Last Updated on October 28, 2023 by Bilingual Kidspot
This article will talk about the two main categories or types of bilingualism: simultaneous bilingualism and sequential bilingualism
Types of Bilingualism
Almost every single bilingual person in the world is unique. Too many factors influence language learning make it almost impossible to compare two bilingual individuals.
This makes the studying and categorising of bilinguals extremely difficult.
Researchers and scientists have nonetheless attempted to classify bilinguals into types of learners.
One major distinction is the order in which bilingual children learn their languages.
Research makes a distinction between learning two or more languages at once or learning them one after the other.
Here we talk about the different types of bilingualism; simultaneous or sequential bilinguals respectively, and how as parents raising bilingual kids, you can choose the right method for your family.
What is bilingualism?
Bilingualism is where a person speaks more than one language fluently. You can more on the topic in our post: What it means to be bilingual.
What is simultaneous bilingualism?
Simultaneous bilingualism is the exposure to two or more languages from birth, during infancy and early childhood (Patterson, 2002).
By early childhood, we usually mean by age 3 (though this is also opened to theoretical scientific debates with some proposing a strict one month old cut-off).
Simultaneous bilinguals are people who have been exposed to two or more languages before they turned 3 years old.
This way of acquiring languages and becoming bilingual is also sometimes referred to as bilingual first language acquisition (BFLA), meaning that those children have two first languages.
Usually, given the age of the children involved, this type of bilingualism means the children learn the languages in a more natural, not guided way.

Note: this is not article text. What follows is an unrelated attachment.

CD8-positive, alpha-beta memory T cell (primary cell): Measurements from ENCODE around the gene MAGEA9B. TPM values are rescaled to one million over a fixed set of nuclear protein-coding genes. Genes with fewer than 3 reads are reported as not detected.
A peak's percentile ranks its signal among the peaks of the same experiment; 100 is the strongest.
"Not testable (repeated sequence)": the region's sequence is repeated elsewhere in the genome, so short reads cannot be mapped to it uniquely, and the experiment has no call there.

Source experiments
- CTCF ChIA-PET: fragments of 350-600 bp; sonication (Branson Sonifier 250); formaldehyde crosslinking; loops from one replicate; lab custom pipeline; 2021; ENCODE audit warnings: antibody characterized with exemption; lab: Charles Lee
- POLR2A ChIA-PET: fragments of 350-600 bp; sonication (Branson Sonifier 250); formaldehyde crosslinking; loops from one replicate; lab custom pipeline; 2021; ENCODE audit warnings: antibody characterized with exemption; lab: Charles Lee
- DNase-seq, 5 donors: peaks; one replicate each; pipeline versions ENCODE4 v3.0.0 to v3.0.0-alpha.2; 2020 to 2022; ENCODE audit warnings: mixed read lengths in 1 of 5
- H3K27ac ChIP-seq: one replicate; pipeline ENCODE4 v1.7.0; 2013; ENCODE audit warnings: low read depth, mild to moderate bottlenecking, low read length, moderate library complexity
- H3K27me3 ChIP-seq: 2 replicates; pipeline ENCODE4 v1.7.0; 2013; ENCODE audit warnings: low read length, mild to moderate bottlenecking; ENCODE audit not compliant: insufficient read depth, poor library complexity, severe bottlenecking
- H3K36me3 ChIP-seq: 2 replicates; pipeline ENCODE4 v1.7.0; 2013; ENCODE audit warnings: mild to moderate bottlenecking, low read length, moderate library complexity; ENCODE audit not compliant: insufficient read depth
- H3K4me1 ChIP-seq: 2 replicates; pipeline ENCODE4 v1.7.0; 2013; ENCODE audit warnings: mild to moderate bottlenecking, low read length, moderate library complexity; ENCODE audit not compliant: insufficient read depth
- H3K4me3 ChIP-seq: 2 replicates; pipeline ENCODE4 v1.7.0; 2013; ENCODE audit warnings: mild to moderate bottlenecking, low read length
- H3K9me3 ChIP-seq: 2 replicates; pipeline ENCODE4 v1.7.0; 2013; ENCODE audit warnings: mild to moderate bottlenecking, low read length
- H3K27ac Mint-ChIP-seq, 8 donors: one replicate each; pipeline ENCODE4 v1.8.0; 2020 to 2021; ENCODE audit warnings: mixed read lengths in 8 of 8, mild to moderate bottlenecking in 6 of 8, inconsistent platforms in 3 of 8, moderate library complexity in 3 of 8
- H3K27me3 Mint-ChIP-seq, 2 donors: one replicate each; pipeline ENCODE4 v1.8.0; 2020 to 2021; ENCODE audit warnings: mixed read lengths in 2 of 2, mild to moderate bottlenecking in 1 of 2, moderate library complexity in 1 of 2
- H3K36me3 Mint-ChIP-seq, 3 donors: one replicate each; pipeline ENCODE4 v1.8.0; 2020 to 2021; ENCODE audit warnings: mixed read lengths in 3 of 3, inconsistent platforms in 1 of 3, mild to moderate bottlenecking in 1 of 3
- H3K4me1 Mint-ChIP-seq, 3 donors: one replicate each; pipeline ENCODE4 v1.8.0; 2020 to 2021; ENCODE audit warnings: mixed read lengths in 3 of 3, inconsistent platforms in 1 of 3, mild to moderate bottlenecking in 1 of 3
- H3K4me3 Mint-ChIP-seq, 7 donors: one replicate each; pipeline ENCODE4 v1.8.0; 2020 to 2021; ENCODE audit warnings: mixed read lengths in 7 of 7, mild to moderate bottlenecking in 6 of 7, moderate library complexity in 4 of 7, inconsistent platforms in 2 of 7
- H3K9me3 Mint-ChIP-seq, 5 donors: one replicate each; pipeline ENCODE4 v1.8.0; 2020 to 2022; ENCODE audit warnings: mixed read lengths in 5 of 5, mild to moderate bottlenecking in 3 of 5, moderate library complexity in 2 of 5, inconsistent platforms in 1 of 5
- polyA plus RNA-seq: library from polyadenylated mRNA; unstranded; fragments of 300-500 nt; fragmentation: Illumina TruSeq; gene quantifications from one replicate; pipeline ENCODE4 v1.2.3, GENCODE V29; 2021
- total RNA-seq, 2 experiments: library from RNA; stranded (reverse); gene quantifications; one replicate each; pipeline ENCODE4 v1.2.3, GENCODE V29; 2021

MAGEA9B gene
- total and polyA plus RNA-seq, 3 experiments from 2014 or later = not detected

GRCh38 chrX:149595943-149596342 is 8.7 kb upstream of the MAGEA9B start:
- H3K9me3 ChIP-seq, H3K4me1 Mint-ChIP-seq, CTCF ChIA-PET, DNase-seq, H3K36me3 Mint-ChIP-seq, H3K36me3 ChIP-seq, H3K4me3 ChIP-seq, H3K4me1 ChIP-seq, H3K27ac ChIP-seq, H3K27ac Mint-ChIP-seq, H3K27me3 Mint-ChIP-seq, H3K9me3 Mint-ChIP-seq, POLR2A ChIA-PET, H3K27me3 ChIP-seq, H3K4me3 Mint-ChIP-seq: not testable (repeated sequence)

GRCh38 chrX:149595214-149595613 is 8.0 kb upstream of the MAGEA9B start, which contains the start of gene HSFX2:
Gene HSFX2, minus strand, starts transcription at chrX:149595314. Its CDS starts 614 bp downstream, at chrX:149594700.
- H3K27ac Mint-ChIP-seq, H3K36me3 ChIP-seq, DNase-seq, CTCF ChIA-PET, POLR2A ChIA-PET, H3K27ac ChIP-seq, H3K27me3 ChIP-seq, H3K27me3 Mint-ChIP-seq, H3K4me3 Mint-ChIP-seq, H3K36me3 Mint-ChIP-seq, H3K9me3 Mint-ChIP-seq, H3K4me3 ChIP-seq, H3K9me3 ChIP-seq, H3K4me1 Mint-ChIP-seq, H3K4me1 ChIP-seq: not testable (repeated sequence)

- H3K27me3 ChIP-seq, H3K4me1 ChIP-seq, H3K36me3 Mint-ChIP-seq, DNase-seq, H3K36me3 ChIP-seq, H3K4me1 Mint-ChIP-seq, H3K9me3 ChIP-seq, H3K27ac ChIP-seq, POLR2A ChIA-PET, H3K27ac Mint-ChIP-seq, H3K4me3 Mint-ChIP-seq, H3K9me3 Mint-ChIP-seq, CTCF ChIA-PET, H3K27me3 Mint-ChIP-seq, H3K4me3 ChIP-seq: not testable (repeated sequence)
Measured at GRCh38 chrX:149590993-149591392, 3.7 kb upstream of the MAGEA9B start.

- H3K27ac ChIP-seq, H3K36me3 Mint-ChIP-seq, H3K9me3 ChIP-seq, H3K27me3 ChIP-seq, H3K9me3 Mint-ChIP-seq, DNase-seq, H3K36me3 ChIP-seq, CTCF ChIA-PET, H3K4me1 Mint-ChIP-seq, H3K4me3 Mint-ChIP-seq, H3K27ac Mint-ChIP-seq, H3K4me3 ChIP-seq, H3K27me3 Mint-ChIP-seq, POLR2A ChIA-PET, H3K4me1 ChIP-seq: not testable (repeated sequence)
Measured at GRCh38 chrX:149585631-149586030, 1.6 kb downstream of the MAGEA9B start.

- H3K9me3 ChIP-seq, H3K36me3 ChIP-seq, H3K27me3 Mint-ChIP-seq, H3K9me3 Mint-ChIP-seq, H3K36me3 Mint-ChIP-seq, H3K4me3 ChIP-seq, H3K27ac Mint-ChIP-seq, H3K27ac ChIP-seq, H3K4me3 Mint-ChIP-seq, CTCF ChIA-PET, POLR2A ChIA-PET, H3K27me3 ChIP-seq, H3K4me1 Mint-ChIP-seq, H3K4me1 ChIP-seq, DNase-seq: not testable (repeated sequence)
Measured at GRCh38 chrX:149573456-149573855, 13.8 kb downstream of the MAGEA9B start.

Simultaneous bilingualism is one of the most studied in the scientific literature.
Since 1913 and Ronjat’s very early study, there have been countless studies documenting how bilingual first language acquisition or simultaneous bilingualism may work.
Simultaneous bilingualism can happen under (but are not limited to these) certain circumstances:
- If one parent speaks to a child in one language and another parent speaks to the child in another language, both parents speak different languages to a child from birth (or at least if they start doing this before 3 years old). This is often called One-parent-one-language strategy.
- If the child hears one language at home and learns another language from daycare, nursery, a childminder, nanny or any caregiver, this language strategy is called minority language at home.
What is sequential bilingualism?
Sequential bilingualism is when the child acquires the second language(s) after having learnt the first language, for example when the parental tongue is different than the main language of the community or education system.
When children are exposed to additional languages from age three or older, they are considered sequential (also sometimes called successive or subsequent bilinguals).
A sequential bilingual basically learns a second language after the first one has been (at least partially) established.
In many cases, a sequential bilingual will have already figured out many of the rules of their first language. They will have worked out how to form sentences, have conversations, etc. And they will be cognitively more mature than an infant acquiring two languages from birth.
This may therefore affect the learning/acquisition of the second language.
There are different contexts in which a child can become a sequential bilingual. These include (but are not limited to):
- a child learns a child at home and is then placed in an immersion school where the language of instruction is different to that of the home. In this case, the acquisition of the second language will be more formal (while the first one was more informal) and the child may become a sequential bilingual.
- a child migrates/moves to a different country aged 3 or more and suddenly needs to learn a new language they had never encountered before. This child would be classed a sequential bilingual. The learning of the second language can, here, be formal or not or a combination of both.
Raising bilingual kids, which method is better?
It is impossible to tell which method is better.
Every family is different. Every personal circumstance is different.
Those labels are just that labels. Those labels only explain the order with which a person has learnt their languages.
They do not indicate anything about how balanced a bilingual may be or how developed a bilingual’s languages may be. They do not say anything about fluency, achievement or lack of.
Many factors influence a person’s bilingualism (age, circumstances, environment, personality, etc).
Choose which is better for your family and your own situation.
Types of Bilingualism
As you can see there are different types of bilingualism. Hopefully this article has helped you know the differences.